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Why are certain Netflix shows jittery on certain devices and not others?
February 28, 2012 11:11 AM   Subscribe

Why are certain Netflix shows jittery on certain devices, while other combinations of devices/shows are not?

I have three devices at home (aside from my laptop) that can stream Netflix. For a long time now, if I stream a Netflix program on my Tivo or Roku, there is a chance that the program will be jittery.

By jittery, I do not mean that frames start getting sporadically dropped here and there like you would see with a bandwidth or CPU load problem, but that from the first second of playback to the last, there is maybe one frame missing every 24 (just to give an estimate). Jittery-ness never starts in the middle of a show or stops before the end.

If I find, on one of these devices, that the program is jittery, then I know it will be jittery on both devices. And, no matter how many times I try to restart playback, or what time of day or what month I try it, it will always be the case. On the other hand, if I play the same program with the Wii or my laptop, it will never be jittery.

One difference between Roku/Tivo and my Wii is that the Wii does not stream HD but the other two do. So, I tried setting my Roku to SD and it still had exactly the same jitters. Aside from that my laptop does HD fine. All three devices are hooked up to the same router via ethernet (and my laptop is wifi), so it is not a wifi issue.

Examples of programs that are always jittery:

- Lilyhammer series
- Downton Abbey series

(It is not exclusively TV shows, but I can't recall any specific movie titles at the moment.)

I have been surprised to see little discussion of people with similar problems, as it seemed to me that it had to be a video-encoding issue. But if it were then lots of people should have been complaining about Downton Abbey and Lilyhammer. So I am stumped.

My hardware:

- Tivo HD (not premiere)
- Roku 2 XS
- Wii from 2008
posted by kosmonaut to Computers & Internet (7 answers total) 2 users marked this as a favorite
 
How are the three devices hooked up to the TV? Have you tried different input methods (component vs. HDMI vs. DVI)? Also, both Downton Abbey and Lilyhammer are shot in 1080i, so it might be a de-interlacing issue.
posted by clorox at 11:27 AM on February 28, 2012


This is usually known as "judder", and is caused by frame rate mismatch between the rate of the source material and the rate your player is playing back at. I've noticed judder on a lot of material on my Roku, generally stuff shot on film or shot to look like film (24fps). People are indeed talking about it on the net, such as here and here. The general consensus is that the Roku isn't capable of 24fps playback, and instead tries to shoehorn it into 60fps, which is obviously not evenly divisible, so it has to either drop or duplicate frames. The Wii is probably doing pulldown on the 24fps material, so you don't see the judder.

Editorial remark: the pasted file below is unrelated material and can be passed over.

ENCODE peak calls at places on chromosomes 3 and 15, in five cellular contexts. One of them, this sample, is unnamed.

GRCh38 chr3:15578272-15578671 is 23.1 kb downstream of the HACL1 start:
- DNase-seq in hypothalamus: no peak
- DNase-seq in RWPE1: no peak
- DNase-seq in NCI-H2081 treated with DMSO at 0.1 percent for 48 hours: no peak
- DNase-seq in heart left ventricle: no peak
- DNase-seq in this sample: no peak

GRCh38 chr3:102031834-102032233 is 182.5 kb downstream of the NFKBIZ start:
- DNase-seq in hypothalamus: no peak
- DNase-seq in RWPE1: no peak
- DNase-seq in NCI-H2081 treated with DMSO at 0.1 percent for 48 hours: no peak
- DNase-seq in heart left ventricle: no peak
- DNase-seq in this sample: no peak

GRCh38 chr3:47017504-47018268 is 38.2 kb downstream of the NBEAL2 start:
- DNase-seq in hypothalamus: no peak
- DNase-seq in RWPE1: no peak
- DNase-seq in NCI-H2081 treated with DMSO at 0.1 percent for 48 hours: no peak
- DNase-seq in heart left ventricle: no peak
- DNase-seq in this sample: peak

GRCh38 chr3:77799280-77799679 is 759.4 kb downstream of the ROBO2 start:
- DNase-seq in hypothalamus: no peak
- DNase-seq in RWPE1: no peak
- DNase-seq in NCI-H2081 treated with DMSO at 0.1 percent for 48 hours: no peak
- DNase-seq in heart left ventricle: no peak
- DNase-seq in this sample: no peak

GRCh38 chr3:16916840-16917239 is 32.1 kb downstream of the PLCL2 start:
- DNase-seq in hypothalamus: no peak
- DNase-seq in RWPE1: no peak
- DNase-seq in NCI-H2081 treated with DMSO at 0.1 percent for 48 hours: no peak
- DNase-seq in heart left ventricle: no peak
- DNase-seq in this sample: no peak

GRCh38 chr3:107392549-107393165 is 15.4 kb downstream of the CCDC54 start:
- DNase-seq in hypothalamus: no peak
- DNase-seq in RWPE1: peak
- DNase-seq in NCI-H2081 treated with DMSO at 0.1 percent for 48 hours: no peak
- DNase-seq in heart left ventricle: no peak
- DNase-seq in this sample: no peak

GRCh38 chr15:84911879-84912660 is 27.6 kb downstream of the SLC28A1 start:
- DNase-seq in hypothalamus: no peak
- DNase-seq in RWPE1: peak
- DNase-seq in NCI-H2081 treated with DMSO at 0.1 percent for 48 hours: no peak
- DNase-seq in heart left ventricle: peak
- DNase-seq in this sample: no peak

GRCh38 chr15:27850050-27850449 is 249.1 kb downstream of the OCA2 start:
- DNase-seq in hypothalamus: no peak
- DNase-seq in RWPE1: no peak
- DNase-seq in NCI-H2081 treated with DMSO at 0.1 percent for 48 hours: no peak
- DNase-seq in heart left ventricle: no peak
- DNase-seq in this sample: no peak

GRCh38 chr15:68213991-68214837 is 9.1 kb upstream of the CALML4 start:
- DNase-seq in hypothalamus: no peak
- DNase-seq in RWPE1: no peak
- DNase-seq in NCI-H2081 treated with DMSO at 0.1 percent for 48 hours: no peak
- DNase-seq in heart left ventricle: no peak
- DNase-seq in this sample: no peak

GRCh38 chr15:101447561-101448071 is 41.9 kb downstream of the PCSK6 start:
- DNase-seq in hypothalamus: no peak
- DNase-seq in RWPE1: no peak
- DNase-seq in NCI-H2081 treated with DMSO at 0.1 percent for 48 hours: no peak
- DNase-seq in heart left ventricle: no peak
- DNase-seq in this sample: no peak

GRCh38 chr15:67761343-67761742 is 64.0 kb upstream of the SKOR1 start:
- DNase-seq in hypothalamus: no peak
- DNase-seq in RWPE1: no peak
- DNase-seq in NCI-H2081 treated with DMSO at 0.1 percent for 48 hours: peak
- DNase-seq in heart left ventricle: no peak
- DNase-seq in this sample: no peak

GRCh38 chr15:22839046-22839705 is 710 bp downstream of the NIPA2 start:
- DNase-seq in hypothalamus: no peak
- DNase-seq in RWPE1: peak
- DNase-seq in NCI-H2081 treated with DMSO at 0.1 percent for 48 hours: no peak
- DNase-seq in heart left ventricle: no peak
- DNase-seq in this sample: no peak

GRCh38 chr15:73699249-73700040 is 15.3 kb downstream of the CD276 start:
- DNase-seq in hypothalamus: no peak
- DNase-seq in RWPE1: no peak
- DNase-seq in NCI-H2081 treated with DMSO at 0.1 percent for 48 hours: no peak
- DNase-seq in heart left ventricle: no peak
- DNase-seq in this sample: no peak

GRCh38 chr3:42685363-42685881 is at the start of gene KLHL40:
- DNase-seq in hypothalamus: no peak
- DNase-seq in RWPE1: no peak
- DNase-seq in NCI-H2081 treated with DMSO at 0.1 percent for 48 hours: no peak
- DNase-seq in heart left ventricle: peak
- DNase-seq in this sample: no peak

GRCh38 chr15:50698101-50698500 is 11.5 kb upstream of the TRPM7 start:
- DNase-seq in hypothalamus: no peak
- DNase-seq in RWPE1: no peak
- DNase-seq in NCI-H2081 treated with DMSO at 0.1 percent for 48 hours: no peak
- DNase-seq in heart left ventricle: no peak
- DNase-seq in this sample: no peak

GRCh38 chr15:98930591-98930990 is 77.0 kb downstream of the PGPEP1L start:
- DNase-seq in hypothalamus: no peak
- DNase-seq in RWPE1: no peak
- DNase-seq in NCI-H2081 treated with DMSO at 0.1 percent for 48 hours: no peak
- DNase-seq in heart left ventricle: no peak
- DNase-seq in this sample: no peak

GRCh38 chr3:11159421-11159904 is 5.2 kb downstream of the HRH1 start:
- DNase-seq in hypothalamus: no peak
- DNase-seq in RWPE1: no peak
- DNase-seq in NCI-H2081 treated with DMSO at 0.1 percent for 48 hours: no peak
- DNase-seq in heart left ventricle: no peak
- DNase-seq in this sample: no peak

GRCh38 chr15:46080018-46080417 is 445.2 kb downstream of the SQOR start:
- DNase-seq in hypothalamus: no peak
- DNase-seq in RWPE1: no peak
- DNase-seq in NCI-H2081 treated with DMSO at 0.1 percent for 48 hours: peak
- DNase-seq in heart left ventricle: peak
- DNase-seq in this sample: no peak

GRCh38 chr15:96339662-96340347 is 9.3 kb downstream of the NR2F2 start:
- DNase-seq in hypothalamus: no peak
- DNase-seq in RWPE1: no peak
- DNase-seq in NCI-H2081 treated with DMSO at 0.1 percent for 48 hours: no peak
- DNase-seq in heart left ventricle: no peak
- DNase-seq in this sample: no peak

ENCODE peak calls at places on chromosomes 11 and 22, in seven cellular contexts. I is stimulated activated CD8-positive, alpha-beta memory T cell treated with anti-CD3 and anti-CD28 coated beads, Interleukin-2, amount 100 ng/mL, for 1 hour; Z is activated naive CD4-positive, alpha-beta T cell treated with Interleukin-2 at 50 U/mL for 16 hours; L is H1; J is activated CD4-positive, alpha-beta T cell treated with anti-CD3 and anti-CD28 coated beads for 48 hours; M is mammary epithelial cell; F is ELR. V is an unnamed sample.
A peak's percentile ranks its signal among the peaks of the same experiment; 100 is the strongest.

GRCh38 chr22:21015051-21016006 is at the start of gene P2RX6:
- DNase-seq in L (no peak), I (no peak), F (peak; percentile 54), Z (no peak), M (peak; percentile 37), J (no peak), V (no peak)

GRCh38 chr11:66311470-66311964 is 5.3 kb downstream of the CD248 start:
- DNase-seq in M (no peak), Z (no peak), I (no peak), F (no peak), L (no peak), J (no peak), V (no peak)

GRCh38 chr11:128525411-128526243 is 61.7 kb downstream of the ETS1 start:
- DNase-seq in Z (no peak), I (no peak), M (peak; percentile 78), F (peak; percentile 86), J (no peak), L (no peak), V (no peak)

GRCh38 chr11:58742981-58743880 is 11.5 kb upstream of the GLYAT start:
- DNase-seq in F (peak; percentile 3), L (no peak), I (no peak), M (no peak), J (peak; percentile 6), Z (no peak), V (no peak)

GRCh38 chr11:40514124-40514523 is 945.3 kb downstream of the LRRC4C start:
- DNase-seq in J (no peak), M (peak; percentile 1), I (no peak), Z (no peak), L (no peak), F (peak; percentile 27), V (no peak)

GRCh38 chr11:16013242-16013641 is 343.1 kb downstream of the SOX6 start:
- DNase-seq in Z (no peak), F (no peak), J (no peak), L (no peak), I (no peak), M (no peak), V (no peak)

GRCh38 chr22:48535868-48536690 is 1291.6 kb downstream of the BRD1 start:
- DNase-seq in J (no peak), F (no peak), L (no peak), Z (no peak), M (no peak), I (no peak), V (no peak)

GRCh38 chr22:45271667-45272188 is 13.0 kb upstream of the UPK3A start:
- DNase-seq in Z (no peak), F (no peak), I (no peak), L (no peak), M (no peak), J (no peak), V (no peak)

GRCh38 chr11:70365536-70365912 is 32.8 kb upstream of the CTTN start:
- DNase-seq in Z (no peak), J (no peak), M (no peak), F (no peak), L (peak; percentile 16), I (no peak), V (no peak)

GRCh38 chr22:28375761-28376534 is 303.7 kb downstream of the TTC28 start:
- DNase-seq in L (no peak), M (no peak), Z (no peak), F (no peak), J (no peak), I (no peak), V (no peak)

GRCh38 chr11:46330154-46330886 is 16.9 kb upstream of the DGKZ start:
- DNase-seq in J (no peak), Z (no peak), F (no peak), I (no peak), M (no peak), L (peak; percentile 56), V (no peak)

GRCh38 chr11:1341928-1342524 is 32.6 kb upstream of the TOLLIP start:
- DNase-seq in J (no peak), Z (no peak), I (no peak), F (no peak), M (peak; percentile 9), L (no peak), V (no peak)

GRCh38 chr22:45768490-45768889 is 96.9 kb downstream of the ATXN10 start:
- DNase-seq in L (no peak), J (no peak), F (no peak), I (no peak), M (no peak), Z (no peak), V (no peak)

posted by zsazsa at 11:30 AM on February 28, 2012 [2 favorites]


Is that a PAL vs NTSC issue? Maybe some devices handle the conversion better than others? Both of those shows would have been filmed in PAL (I believe, based on their countries of origin)
posted by JJtheJetPlane at 11:38 AM on February 28, 2012


Yeah, that is "judder." The shitty Roku we have in the bedroom does this all the time. Everything else we have is smart enough to not have it happen.
posted by Threeway Handshake at 12:12 PM on February 28, 2012


Okay, using the links provided by zsazsa, I found the various test videos available on Netflix (search "Example" and you'll find videos like "Example Short 23.976", Example short 24" and so on). They are encoded at different framerates so you can identify judder (and thanks for telling me the correct name as well!).

The results:

- Example Short 23.976: no judder
- Example Short 24: no judder
- Example short 25: judder!

So, it would seem the judder occurs with programs that are encoded at 25 fps. As I understand, 25 fps is the PAL standard, and so JJtheJetPlane appears to have guessed correctly! As far as I can see from these Netflix tests, the 24fps/60fps thing is apparently not an issue anymore.

Now, I don't see a way to find out the framerate of any Netflix program, but... Downton Abbey is certainly from a PAL country, and Lilyhammer is shot in Norway so it could easily be PAL.

I may be falsely remembering theatrical movies having judder — perhaps it has only been certain TV shows, specials, and originally made-for-TV movies that have had this issue.

(Incidentally, I tried randomly selecting about five random British TV shows and none of them had judder.)
posted by kosmonaut at 1:43 PM on February 28, 2012 [1 favorite]


Just as an extra data point, I've watched S1 and S2 of Downton Abbey on a Roku with no judder at all.
posted by yoink at 2:01 PM on February 28, 2012


yoink
See, now that's baffling! What version of Roku, and how is it connected? Are you able to watch Netflix's Example Short 25 without judder?
posted by kosmonaut at 2:49 PM on February 28, 2012


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